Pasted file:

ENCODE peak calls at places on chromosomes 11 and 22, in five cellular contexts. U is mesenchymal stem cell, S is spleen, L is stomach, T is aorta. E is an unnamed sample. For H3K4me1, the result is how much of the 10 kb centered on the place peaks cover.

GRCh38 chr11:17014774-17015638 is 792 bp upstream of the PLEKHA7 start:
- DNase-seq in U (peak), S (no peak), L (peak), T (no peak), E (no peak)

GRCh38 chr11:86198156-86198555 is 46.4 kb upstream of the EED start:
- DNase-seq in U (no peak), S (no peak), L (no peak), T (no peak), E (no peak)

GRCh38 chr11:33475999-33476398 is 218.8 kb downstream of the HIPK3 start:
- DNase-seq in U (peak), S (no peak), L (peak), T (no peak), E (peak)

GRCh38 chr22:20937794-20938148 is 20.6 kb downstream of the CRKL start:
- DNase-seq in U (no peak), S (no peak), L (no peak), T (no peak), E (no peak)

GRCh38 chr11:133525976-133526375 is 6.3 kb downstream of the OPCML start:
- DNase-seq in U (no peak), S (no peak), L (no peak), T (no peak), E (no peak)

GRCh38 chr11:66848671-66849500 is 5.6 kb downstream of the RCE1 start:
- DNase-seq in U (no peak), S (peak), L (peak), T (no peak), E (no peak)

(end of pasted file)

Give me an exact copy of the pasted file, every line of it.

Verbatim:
ENCODE peak calls at places on chromosomes 11 and 22, in five cellular contexts. U is mesenchymal stem cell, S is spleen, L is stomach, T is aorta. E is an unnamed sample. For H3K4me1, the result is how much of the 10 kb centered on the place peaks cover.

GRCh38 chr11:17014774-17015638 is 792 bp upstream of the PLEKHA7 start:
- DNase-seq in U (peak), S (no peak), L (peak), T (no peak), E (no peak)

GRCh38 chr11:86198156-86198555 is 46.4 kb upstream of the EED start:
- DNase-seq in U (no peak), S (no peak), L (no peak), T (no peak), E (no peak)

GRCh38 chr11:33475999-33476398 is 218.8 kb downstream of the HIPK3 start:
- DNase-seq in U (peak), S (no peak), L (peak), T (no peak), E (peak)

GRCh38 chr22:20937794-20938148 is 20.6 kb downstream of the CRKL start:
- DNase-seq in U (no peak), S (no peak), L (no peak), T (no peak), E (no peak)

GRCh38 chr11:133525976-133526375 is 6.3 kb downstream of the OPCML start:
- DNase-seq in U (no peak), S (no peak), L (no peak), T (no peak), E (no peak)

GRCh38 chr11:66848671-66849500 is 5.6 kb downstream of the RCE1 start:
- DNase-seq in U (no peak), S (peak), L (peak), T (no peak), E (no peak)